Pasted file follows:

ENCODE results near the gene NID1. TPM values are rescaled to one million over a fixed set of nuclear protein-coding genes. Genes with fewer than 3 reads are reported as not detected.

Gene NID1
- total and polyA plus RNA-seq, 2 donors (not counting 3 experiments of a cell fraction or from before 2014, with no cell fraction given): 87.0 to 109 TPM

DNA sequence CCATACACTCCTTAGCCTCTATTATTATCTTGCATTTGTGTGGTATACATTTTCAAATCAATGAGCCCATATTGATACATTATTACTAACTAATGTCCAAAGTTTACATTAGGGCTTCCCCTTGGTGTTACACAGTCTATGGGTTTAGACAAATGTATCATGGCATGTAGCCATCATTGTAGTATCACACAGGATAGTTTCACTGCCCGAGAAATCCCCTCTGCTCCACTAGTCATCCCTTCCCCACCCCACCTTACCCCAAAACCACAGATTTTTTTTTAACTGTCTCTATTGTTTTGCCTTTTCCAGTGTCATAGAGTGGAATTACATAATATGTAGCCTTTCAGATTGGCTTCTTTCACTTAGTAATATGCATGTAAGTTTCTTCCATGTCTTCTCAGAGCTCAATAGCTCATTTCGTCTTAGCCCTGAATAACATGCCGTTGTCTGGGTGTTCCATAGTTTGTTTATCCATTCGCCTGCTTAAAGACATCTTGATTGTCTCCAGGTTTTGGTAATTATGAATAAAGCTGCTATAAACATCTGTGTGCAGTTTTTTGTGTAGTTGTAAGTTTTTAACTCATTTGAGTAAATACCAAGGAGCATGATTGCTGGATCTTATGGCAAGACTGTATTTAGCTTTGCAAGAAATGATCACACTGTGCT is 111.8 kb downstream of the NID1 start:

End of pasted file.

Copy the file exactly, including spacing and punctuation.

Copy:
ENCODE results near the gene NID1. TPM values are rescaled to one million over a fixed set of nuclear protein-coding genes. Genes with fewer than 3 reads are reported as not detected.

Gene NID1
- total and polyA plus RNA-seq, 2 donors (not counting 3 experiments of a cell fraction or from before 2014, with no cell fraction given): 87.0 to 109 TPM

DNA sequence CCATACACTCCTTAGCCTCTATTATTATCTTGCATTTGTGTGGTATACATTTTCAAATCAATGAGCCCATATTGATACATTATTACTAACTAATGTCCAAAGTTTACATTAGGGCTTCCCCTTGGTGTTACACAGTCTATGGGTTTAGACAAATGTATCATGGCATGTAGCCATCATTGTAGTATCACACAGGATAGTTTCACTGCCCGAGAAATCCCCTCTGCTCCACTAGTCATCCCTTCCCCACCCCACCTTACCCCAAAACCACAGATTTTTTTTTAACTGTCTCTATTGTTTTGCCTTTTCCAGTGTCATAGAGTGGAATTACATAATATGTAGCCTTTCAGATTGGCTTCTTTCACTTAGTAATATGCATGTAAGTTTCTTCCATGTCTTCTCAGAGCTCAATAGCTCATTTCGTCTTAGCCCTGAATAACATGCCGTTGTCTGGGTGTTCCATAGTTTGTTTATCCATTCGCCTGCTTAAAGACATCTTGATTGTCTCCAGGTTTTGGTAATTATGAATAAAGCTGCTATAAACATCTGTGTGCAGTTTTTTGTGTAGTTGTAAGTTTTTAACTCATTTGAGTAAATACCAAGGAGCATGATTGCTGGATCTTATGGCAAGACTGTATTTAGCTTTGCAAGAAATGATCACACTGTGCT is 111.8 kb downstream of the NID1 start: